The good is that he's obviously a long term fan and the better parts capture some of what is best about Van's music and occasionally draw out some insights based on what he has said, or alluded to or even avoided saying in various interviews over the years.

Unfortunately the good is mostly overwhelmed by obscure and pretentious rambling and attempts at explanation
Blog on Books
May 25, 2010 rated it really liked it
There may be no more qualified writer in America to tackle the task of trying to help us understand the complete cryptic and spiritual musical enigma that is Van Morrison. After all, the Berkeley based Greil Marcus (Mystery Train) has been at the forefront of rock criticism since Rolling Stone was based in San Francisco, which is also where Morrison moved when after a tour of the area in 1970, he discovered his music was played on the local radio all throughout the day.

In When That Rough God
I found this to be a rather uneven, at times impenetrable, book, but with enough going for it to salvage it from being two stars.

I stopped reading music newspapers like NME a couple of decades ago as I couldn't understand what the hell the journalists were talking about, even when they were writing about music I knew very well. It all seemed like they were trying to prove how clever they were and, maybe showing that I'm not so clever, I just didn't get it. This is the tone that carries across in
Jul 11, 2012 rated it it was ok
Recommends it for: anyone looking to get lost in a semiotic fog
Shelves: bins
In my callow youth, I regarded Jim Morrison as a great songwriter and singer, and had no regard for Van Morrison. That balance shifted in my early 20's, to the point where I now regard Jim Morrison as an histrionic buffoon, strutting (staggering) around a stage with his dick out, and Van as a far greater poet, and musician, than Jim could ever have imagined being. I am not sure one can champion both Morrisons; to me, it's an even greater divide than the Beatles/Stones dichotomy.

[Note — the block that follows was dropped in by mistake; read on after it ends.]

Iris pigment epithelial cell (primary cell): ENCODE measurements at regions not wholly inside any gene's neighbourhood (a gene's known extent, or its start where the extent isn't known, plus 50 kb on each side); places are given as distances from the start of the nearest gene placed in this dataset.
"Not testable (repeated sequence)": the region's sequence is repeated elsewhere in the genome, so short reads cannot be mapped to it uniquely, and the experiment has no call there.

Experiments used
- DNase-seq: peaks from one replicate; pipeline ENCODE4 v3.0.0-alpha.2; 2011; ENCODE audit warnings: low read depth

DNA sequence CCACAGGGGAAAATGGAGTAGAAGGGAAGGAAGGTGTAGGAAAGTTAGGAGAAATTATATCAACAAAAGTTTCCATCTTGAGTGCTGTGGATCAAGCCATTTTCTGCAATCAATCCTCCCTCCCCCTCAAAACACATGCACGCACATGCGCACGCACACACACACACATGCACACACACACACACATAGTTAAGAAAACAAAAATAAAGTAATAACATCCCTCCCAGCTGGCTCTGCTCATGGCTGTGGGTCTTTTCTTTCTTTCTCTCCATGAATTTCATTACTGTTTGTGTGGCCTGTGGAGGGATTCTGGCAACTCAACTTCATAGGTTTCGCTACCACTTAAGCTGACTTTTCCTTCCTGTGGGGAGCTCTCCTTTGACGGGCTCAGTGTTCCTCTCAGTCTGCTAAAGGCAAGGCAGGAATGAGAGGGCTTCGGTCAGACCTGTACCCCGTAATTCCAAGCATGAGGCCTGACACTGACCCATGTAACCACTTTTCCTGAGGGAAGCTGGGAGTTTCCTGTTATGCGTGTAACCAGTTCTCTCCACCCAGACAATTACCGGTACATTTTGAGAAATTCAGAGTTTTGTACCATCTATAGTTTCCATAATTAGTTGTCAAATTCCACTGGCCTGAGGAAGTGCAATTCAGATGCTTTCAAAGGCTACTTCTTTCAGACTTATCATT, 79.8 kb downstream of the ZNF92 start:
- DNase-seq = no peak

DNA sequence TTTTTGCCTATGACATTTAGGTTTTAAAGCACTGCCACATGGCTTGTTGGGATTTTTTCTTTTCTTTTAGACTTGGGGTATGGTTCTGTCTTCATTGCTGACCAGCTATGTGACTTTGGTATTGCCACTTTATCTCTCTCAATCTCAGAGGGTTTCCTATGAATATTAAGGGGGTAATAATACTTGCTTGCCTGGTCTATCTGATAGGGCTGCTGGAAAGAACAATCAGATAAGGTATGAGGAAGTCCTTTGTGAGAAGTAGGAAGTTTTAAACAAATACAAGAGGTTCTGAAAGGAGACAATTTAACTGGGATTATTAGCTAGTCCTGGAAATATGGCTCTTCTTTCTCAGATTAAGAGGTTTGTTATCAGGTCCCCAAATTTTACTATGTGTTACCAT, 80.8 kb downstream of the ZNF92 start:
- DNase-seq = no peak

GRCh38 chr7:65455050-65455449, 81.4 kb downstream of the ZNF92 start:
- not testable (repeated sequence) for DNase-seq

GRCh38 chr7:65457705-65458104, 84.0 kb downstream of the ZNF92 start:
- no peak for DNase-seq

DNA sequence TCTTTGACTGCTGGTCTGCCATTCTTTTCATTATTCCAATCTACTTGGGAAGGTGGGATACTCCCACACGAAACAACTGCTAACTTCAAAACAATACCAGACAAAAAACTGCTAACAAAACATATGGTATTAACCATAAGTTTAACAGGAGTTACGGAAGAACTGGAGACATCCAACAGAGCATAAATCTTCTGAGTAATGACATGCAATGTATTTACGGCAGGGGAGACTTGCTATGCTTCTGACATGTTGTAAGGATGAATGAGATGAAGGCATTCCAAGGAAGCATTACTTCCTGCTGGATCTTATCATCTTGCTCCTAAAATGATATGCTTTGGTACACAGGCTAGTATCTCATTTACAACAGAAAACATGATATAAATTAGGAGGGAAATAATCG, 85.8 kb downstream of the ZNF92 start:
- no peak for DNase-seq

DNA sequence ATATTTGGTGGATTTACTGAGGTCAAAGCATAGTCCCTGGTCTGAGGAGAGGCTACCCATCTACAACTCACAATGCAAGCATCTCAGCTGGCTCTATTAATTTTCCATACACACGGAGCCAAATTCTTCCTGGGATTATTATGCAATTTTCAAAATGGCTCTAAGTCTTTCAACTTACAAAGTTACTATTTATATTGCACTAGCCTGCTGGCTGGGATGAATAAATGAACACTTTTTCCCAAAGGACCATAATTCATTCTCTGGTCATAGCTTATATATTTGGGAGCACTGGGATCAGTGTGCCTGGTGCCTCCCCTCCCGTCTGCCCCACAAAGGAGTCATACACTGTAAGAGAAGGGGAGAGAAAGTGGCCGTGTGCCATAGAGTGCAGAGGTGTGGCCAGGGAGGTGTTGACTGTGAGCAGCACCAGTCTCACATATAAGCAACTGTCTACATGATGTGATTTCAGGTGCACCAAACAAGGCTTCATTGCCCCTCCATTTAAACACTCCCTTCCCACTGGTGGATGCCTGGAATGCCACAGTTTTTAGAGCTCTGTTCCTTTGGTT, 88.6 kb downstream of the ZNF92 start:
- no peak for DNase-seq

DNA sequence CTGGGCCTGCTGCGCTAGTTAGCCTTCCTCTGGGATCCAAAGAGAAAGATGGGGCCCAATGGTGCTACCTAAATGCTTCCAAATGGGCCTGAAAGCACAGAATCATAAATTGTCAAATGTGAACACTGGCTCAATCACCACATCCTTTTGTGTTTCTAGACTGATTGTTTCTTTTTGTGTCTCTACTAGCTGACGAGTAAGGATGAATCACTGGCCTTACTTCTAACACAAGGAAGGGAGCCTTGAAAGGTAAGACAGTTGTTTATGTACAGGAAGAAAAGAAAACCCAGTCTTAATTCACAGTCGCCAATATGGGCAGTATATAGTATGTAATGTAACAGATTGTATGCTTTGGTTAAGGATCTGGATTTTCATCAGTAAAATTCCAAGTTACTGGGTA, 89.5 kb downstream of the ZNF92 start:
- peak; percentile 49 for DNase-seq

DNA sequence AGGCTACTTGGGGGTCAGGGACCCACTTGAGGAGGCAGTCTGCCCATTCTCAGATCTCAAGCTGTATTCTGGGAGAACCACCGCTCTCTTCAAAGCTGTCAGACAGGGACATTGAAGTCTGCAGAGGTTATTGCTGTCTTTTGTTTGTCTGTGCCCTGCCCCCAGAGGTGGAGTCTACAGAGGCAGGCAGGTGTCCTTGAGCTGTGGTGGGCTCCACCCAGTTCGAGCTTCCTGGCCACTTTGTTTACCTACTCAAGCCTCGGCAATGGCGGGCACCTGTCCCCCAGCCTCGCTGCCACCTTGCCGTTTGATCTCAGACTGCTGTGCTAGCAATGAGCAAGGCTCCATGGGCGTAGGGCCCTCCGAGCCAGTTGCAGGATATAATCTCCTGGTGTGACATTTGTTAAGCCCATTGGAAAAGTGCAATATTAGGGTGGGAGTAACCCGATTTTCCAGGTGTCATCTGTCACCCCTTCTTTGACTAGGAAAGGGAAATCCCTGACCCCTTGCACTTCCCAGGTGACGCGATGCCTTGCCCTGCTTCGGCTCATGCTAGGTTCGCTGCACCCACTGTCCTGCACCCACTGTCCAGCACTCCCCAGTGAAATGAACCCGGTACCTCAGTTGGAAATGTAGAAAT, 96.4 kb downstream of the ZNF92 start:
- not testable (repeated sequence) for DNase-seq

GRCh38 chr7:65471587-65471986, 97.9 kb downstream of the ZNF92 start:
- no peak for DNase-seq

Growing up in
Nick H
Jun 20, 2014 rated it it was ok  ·  review of another edition
It is appropriate that Lester Bangs is at least mentioned in the chapter dedicated to Astral Weeks, and aptly titled "I'm Going to My Grave With this Record." Why is it, then, that I can read Lester expound on the brilliance of this record and buy into every single word nodding my head as I go, and yet reading Marcus' description leaves me a bit cold? Both obviously love this brilliant record, which has firmly been in my top 5 upon first hearing it about 12 years ago.

My theory is this; Lester
Mar 05, 2014 rated it liked it  ·  review of another edition
Greil Marcus's work on the field of music journalism is legendary. There are few figures in said media who are as well known as he is and for a good reason: he has away to turn his feverish fandom into articulate analysis walking that difficult fine line with adeptness few achieve.

I throughly enjoyed Marcus's writing on Dylan and was hoping that he could lead me to a deeper understanding of the mysterious Mr. Morrison. Indeed, the book achieved that in many ways, but rather than bringing new
Frank Jacobs
Oct 01, 2014 rated it liked it
This is a slender volume, but still good value for money: you have to read it twice to understand it once for Greil Marcus is the world's foremost theorist of rock 'n roll, this time around dissecting Van the Man through the prism of his yarragh, a Celtic version of mojo, which Marcus claims Morrison lost from the late eighties to the early noughties; via a dozen songs and albums that matter, before and after that yarragh-less period, we're treated to a collection of rock essays, each more ...more
Todd Williams
Apr 25, 2016 rated it liked it
Shelves: non-fiction, library
While I found it pretty interesting, this book is ultimately a description of how one man feels when he listens to Van Morrison's music. The author is trying to describe the indescribable (a person's intimate connection with music) and I found this to be both engaging and (at times) pretentious.
I mostly wanted to read the 'Astral Weeks' chapter(s) as that is one of my favorite albums by any artist and Marcus certainly treated it with the reverence it deserves. The book made me curious to listen
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Greil Marcus is the author of Mystery Train (1975), Lipstick Traces (1989), The Shape of Things to Come (2006), When that Rough God Goes Riding and Bob Dylan by Greil Marcus (both 2010), and other books. With Werner Sollors he is the editor of A New Literary History of America (2009). In recent years he has taught at Berkeley, Princeton, Minnesota, NYU, and the New School in New York. He lives in ...more